Therefore, the goal of this study was to determine the prevalence of subclinical mastitis, as well as MRSA, in relation to potential risk factors in some Egyptian governorates.
Materials and methods
The research was carried out in three governorates in northern Egypt in 2021: Beheira, Kafr ElSheikh, and Menofia. Geographically, these governorates are located at 30.61°N 30.43°E, 31°06′42′′N 30°56′45′′E, and 30.52°N 30.99°E, respectively. Egypt is mostly characterised by a hot desert environment (Köppen climate classification BWh). The yearly rainfall in the study region ranges from 200 to 400 mm, with a mean annual temperature of 25 °C. The study area’s agricultural production system is a mixed crop and livestock farming system.
The sample size was determined using Thrusfield’s formula , with a 95% confidence interval, a absolute precision of 5%, and a 50% predicted prevalence. A total of 350 dairy animals (200 mixed breed cattle and 150 water buffalo) raised by individual farmers, all of which appeared to be healthy, were chosen at random from the studied regions. Following the initial screening of subclinical mastitis (SCM) with the California Mastitis Test (CMT), milk samples were collected . A total of 350 quarter milk samples (2 mL) were obtained from CMT positive cases and forwarded to Benha University’s Veterinary Diagnostic Laboratory in icebox for further analysis. A pre-defined questionnaire was used to collect information about risk factors such as species, age, hand washing between milking, parity, lactation stage, teat dipping, and mastitis history.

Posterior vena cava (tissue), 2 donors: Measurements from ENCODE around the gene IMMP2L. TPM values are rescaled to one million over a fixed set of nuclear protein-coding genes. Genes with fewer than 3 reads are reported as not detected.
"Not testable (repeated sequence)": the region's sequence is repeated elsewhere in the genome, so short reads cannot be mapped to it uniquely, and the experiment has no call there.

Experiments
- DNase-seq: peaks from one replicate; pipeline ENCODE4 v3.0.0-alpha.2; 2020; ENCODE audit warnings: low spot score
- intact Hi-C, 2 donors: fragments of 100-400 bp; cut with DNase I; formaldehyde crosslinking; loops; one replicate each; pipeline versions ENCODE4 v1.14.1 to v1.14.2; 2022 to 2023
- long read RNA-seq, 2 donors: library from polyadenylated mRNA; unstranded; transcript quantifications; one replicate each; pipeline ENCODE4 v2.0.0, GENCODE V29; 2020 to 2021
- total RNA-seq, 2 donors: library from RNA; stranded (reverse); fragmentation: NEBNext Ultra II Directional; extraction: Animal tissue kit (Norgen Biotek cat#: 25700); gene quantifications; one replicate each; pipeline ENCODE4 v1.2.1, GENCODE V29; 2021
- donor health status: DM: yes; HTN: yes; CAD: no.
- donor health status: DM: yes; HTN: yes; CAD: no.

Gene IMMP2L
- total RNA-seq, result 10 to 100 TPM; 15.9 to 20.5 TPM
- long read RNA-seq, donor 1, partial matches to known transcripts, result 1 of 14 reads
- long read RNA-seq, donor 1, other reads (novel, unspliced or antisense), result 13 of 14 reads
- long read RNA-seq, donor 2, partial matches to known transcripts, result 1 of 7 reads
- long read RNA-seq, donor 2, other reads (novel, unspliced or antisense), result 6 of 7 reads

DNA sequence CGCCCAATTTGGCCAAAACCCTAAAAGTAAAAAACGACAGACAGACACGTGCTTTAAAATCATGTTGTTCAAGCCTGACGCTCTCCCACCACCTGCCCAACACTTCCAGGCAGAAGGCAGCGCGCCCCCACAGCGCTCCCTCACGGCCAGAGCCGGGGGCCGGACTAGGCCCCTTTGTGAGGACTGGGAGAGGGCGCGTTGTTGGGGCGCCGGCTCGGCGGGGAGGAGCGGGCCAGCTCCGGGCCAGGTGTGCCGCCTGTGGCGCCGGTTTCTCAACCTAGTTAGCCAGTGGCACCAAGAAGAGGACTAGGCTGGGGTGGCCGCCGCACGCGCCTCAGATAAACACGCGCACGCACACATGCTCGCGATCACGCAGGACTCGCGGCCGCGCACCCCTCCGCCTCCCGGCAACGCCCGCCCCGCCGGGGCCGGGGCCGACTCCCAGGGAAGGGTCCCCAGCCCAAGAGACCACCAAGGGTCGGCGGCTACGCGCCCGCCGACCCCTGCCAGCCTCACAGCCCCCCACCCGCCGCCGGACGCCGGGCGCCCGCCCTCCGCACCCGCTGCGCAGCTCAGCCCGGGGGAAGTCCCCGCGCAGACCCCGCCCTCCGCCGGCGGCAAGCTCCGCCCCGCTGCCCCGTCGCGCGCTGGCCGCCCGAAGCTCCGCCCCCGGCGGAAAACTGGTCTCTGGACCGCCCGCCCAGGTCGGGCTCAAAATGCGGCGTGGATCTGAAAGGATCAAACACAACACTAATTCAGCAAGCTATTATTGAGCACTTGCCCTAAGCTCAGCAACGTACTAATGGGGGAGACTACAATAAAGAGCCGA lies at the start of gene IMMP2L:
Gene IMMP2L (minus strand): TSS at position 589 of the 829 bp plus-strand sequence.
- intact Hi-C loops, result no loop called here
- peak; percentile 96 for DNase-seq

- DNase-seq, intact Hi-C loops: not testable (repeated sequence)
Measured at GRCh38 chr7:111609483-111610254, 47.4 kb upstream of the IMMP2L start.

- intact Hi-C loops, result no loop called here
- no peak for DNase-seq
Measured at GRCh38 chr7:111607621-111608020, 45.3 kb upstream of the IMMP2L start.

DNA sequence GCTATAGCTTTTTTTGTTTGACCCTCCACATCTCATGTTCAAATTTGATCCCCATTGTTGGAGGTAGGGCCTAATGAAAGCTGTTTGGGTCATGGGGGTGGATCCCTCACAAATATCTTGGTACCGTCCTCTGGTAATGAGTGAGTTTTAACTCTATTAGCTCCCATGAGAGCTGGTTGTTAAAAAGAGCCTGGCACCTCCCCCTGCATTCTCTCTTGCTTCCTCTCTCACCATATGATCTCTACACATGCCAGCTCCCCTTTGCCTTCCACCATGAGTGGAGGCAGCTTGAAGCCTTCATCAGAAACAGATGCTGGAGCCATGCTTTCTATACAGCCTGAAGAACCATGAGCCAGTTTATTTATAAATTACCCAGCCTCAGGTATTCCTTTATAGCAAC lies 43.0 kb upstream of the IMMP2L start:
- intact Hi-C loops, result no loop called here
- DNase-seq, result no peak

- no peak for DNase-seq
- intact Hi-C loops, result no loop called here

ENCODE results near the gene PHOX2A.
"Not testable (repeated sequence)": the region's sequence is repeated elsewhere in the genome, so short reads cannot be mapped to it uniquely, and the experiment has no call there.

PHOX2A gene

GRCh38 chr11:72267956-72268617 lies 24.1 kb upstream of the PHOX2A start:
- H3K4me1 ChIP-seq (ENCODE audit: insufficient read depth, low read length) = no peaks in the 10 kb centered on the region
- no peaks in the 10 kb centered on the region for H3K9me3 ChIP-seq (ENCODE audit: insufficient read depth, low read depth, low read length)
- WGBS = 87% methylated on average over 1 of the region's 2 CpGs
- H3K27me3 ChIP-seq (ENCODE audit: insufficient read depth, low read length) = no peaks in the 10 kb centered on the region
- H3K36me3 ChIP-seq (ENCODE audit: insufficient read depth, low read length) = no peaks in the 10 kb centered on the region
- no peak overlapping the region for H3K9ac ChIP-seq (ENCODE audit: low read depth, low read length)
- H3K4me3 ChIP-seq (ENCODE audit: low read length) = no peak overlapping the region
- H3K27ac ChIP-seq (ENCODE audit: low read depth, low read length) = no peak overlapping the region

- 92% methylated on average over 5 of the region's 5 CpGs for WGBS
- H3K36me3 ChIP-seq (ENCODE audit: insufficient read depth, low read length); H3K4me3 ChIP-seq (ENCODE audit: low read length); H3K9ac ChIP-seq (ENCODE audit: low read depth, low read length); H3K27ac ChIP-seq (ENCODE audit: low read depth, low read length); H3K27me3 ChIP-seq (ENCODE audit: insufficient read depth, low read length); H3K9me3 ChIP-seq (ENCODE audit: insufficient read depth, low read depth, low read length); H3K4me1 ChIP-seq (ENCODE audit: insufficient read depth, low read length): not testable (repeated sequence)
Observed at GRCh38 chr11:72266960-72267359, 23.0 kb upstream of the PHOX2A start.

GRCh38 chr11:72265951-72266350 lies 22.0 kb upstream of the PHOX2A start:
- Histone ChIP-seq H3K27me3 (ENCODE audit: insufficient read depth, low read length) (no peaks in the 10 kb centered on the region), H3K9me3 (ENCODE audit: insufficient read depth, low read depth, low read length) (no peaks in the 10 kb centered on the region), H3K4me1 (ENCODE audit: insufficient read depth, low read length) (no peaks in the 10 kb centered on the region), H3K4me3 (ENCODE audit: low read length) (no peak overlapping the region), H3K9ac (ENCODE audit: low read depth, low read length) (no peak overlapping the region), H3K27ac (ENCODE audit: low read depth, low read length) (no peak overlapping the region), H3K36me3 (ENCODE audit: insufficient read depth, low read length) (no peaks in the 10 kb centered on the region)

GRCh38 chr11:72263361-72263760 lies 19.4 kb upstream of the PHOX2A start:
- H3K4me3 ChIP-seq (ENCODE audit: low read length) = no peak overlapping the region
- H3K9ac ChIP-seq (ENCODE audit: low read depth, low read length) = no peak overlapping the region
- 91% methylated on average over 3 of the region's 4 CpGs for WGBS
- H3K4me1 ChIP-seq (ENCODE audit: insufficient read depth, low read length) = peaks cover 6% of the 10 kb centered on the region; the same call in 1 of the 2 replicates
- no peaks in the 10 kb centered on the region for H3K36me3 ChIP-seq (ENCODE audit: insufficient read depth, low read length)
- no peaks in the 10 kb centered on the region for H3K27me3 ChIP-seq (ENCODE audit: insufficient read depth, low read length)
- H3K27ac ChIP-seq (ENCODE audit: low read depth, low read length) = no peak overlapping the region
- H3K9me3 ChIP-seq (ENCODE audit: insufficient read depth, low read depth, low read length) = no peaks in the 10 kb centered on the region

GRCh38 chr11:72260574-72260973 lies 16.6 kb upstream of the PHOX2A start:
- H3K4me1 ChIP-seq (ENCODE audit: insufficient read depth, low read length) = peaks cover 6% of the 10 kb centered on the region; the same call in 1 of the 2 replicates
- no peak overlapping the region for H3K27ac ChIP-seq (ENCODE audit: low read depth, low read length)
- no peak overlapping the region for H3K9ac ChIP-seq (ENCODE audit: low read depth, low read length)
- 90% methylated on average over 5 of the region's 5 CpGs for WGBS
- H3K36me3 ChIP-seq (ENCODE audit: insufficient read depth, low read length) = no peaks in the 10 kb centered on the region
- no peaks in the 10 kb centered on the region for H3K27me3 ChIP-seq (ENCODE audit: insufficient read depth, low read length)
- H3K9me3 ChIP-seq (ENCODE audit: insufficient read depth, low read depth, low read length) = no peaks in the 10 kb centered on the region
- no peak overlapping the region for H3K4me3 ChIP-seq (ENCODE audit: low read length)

All of the milk samples (0.01 mL) were cultured on blood agar and incubated at 37 °C for 24–48 h. To confirm S. aureus, the bacterial colonies were streaked to Mannitol salt agar (Merck, Germany) and biochemically identified using Bergey’s Manual of Systematic Bacteriology’s recommended techniques . Moreover, microscopy, Gram staining, and biochemical tests such as coagulase, catalase, and mannitol fermentation were used to investigate the presence of S. aureus .
Phenotypic identification of MRSA and in-vitro antibiotic susceptibility test